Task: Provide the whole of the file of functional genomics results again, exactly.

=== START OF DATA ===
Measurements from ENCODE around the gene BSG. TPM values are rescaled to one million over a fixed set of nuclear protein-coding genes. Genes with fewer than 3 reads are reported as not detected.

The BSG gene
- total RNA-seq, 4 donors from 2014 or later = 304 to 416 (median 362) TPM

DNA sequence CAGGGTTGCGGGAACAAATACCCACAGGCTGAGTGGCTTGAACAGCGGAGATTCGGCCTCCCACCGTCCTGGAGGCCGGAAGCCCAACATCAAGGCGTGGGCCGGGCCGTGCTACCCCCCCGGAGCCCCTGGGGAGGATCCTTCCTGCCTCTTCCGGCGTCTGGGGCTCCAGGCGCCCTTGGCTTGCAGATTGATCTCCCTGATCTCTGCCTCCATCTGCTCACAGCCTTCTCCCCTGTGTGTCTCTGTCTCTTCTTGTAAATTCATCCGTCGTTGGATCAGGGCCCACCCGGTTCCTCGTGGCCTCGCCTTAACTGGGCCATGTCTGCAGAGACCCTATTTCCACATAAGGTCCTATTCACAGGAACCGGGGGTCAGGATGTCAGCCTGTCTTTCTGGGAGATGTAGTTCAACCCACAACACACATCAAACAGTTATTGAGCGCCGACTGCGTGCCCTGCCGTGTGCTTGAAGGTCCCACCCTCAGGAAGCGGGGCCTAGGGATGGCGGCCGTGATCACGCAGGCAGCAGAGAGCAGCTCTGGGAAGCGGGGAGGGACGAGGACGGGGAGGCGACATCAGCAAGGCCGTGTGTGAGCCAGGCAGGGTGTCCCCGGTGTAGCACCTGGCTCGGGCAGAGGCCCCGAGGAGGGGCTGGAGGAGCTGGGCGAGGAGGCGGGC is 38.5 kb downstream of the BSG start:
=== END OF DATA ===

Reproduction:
Measurements from ENCODE around the gene BSG. TPM values are rescaled to one million over a fixed set of nuclear protein-coding genes. Genes with fewer than 3 reads are reported as not detected.

The BSG gene
- total RNA-seq, 4 donors from 2014 or later = 304 to 416 (median 362) TPM

DNA sequence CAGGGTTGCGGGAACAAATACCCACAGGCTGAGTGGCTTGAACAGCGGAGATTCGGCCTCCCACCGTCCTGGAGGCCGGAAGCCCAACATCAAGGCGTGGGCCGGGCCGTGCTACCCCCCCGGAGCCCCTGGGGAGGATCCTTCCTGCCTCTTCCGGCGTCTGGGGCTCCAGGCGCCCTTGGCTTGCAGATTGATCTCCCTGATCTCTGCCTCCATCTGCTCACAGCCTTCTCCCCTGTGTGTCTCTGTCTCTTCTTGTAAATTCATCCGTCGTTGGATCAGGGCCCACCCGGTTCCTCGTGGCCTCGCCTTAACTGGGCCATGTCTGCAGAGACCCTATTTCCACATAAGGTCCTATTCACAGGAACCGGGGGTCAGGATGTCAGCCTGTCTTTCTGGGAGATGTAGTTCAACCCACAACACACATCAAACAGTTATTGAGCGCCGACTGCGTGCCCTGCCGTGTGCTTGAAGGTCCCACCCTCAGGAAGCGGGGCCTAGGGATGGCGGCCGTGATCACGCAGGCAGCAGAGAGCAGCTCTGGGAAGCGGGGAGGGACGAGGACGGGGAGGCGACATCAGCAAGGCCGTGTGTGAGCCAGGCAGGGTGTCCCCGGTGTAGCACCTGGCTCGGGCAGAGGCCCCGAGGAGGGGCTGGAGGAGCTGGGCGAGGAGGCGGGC is 38.5 kb downstream of the BSG start: